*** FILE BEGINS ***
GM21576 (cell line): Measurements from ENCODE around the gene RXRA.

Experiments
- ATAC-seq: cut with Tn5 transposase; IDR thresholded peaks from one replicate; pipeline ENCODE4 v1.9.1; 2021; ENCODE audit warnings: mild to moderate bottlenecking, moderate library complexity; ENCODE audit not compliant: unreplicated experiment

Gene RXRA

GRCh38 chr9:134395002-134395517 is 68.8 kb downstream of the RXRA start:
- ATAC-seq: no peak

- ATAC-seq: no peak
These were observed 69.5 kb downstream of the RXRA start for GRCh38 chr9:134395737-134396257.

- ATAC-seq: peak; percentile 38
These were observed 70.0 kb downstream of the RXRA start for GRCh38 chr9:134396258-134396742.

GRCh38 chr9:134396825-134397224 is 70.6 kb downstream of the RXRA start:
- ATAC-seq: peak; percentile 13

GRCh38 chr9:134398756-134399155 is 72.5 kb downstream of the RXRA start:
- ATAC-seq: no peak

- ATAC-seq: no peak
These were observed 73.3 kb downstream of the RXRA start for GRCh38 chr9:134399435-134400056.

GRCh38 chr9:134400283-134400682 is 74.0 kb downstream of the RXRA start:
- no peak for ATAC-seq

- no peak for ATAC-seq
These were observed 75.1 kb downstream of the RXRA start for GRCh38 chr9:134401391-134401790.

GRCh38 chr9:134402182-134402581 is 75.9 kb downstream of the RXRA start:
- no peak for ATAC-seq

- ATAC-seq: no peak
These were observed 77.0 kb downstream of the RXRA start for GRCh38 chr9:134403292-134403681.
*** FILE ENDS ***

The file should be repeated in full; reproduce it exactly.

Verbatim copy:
GM21576 (cell line): Measurements from ENCODE around the gene RXRA.

Experiments
- ATAC-seq: cut with Tn5 transposase; IDR thresholded peaks from one replicate; pipeline ENCODE4 v1.9.1; 2021; ENCODE audit warnings: mild to moderate bottlenecking, moderate library complexity; ENCODE audit not compliant: unreplicated experiment

Gene RXRA

GRCh38 chr9:134395002-134395517 is 68.8 kb downstream of the RXRA start:
- ATAC-seq: no peak

- ATAC-seq: no peak
These were observed 69.5 kb downstream of the RXRA start for GRCh38 chr9:134395737-134396257.

- ATAC-seq: peak; percentile 38
These were observed 70.0 kb downstream of the RXRA start for GRCh38 chr9:134396258-134396742.

GRCh38 chr9:134396825-134397224 is 70.6 kb downstream of the RXRA start:
- ATAC-seq: peak; percentile 13

GRCh38 chr9:134398756-134399155 is 72.5 kb downstream of the RXRA start:
- ATAC-seq: no peak

- ATAC-seq: no peak
These were observed 73.3 kb downstream of the RXRA start for GRCh38 chr9:134399435-134400056.

GRCh38 chr9:134400283-134400682 is 74.0 kb downstream of the RXRA start:
- no peak for ATAC-seq

- no peak for ATAC-seq
These were observed 75.1 kb downstream of the RXRA start for GRCh38 chr9:134401391-134401790.

GRCh38 chr9:134402182-134402581 is 75.9 kb downstream of the RXRA start:
- no peak for ATAC-seq

- ATAC-seq: no peak
These were observed 77.0 kb downstream of the RXRA start for GRCh38 chr9:134403292-134403681.